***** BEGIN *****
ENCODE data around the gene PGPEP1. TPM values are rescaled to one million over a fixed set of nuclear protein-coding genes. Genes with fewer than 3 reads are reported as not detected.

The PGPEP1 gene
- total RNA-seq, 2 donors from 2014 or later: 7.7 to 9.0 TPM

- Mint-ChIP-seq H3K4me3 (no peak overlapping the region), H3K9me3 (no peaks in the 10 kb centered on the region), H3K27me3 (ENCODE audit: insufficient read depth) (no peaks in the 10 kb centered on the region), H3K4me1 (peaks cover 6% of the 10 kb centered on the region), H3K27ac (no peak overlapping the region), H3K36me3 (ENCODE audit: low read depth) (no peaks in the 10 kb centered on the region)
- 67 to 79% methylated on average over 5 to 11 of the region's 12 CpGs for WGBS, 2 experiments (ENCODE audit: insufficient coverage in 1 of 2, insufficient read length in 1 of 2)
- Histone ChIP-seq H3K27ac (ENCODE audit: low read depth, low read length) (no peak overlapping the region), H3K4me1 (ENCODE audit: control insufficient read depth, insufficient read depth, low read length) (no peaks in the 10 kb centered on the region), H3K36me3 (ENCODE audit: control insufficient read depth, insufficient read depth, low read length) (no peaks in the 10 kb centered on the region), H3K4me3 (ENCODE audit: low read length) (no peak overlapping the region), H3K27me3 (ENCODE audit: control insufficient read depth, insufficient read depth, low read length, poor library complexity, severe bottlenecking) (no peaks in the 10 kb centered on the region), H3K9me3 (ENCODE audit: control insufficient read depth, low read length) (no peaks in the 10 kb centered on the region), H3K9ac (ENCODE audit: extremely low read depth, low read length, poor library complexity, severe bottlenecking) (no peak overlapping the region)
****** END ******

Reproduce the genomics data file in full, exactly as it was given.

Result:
ENCODE data around the gene PGPEP1. TPM values are rescaled to one million over a fixed set of nuclear protein-coding genes. Genes with fewer than 3 reads are reported as not detected.

The PGPEP1 gene
- total RNA-seq, 2 donors from 2014 or later: 7.7 to 9.0 TPM

- Mint-ChIP-seq H3K4me3 (no peak overlapping the region), H3K9me3 (no peaks in the 10 kb centered on the region), H3K27me3 (ENCODE audit: insufficient read depth) (no peaks in the 10 kb centered on the region), H3K4me1 (peaks cover 6% of the 10 kb centered on the region), H3K27ac (no peak overlapping the region), H3K36me3 (ENCODE audit: low read depth) (no peaks in the 10 kb centered on the region)
- 67 to 79% methylated on average over 5 to 11 of the region's 12 CpGs for WGBS, 2 experiments (ENCODE audit: insufficient coverage in 1 of 2, insufficient read length in 1 of 2)
- Histone ChIP-seq H3K27ac (ENCODE audit: low read depth, low read length) (no peak overlapping the region), H3K4me1 (ENCODE audit: control insufficient read depth, insufficient read depth, low read length) (no peaks in the 10 kb centered on the region), H3K36me3 (ENCODE audit: control insufficient read depth, insufficient read depth, low read length) (no peaks in the 10 kb centered on the region), H3K4me3 (ENCODE audit: low read length) (no peak overlapping the region), H3K27me3 (ENCODE audit: control insufficient read depth, insufficient read depth, low read length, poor library complexity, severe bottlenecking) (no peaks in the 10 kb centered on the region), H3K9me3 (ENCODE audit: control insufficient read depth, low read length) (no peaks in the 10 kb centered on the region), H3K9ac (ENCODE audit: extremely low read depth, low read length, poor library complexity, severe bottlenecking) (no peak overlapping the region)